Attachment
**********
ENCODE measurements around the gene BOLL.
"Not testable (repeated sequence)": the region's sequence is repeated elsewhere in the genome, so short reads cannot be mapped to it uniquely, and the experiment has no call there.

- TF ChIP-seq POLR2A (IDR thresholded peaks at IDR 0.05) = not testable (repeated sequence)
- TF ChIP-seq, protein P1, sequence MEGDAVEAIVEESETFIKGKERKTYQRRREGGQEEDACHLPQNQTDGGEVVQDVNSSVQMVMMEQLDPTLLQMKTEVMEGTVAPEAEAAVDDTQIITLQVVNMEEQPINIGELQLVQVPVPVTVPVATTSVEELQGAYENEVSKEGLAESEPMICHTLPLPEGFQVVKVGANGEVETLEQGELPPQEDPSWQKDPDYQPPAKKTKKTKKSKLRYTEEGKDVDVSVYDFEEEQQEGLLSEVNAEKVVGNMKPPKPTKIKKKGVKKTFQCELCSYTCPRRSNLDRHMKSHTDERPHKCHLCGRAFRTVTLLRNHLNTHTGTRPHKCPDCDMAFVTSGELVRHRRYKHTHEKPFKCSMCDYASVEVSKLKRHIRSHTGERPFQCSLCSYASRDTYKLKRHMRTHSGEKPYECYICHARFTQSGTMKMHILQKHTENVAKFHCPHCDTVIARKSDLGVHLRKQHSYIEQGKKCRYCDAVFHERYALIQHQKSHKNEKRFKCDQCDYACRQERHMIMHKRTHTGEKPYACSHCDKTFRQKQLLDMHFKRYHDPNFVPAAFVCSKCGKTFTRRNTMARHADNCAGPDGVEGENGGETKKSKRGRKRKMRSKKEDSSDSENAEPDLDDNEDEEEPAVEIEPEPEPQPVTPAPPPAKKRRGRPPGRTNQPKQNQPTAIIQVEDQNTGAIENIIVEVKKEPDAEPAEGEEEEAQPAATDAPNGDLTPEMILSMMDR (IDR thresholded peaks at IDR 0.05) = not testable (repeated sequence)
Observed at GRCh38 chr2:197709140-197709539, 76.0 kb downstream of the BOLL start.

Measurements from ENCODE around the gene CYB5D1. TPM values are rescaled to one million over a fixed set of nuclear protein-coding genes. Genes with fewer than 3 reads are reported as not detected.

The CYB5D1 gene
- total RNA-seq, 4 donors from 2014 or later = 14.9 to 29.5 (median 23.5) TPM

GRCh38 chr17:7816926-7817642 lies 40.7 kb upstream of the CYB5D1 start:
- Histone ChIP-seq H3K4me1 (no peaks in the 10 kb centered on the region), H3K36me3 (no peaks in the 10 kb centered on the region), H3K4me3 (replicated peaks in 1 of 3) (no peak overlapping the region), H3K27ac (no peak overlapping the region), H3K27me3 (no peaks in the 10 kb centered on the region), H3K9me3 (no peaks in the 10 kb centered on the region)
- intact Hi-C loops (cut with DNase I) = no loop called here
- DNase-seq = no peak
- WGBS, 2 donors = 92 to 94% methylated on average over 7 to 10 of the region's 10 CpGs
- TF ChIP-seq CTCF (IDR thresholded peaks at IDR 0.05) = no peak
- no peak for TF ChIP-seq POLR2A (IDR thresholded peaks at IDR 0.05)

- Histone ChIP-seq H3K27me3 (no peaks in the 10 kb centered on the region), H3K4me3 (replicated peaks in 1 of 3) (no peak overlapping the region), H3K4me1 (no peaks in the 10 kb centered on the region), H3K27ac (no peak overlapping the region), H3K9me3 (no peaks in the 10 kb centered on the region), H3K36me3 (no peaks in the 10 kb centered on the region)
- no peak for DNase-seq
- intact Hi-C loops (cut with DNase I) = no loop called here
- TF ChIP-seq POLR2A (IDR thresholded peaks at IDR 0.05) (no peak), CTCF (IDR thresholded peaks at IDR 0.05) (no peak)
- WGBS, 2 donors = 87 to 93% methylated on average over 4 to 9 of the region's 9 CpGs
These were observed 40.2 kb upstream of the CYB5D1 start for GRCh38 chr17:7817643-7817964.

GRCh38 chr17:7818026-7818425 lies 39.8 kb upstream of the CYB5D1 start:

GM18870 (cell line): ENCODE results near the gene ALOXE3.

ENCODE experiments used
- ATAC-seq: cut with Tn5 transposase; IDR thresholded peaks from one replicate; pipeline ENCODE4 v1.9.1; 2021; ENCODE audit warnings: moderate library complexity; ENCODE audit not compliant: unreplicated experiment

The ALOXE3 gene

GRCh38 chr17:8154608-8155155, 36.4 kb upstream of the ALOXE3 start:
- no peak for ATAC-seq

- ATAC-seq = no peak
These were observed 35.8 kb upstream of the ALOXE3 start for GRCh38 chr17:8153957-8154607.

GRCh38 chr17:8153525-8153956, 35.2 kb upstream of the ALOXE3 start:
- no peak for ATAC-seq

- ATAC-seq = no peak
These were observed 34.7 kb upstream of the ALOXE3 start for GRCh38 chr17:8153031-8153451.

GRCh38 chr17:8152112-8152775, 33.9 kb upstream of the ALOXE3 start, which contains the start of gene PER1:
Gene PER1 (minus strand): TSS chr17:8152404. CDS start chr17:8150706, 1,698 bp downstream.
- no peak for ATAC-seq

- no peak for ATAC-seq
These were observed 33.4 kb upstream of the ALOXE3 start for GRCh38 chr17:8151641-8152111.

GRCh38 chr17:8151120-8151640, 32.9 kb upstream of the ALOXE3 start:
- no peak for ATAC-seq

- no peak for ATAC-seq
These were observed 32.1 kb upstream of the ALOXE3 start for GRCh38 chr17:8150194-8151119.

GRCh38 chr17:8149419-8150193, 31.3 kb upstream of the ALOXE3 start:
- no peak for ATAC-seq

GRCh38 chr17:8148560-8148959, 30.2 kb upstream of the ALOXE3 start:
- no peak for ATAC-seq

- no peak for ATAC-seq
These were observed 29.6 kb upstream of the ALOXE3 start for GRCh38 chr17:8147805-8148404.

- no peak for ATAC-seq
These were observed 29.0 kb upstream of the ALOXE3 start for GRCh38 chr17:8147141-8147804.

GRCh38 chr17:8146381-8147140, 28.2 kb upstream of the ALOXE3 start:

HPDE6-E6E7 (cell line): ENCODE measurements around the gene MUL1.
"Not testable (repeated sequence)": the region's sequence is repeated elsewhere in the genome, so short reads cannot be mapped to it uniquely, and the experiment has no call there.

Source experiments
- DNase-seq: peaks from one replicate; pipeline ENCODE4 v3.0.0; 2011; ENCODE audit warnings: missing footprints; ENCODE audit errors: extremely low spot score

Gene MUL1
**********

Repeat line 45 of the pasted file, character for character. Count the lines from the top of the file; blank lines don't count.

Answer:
- no peak for ATAC-seq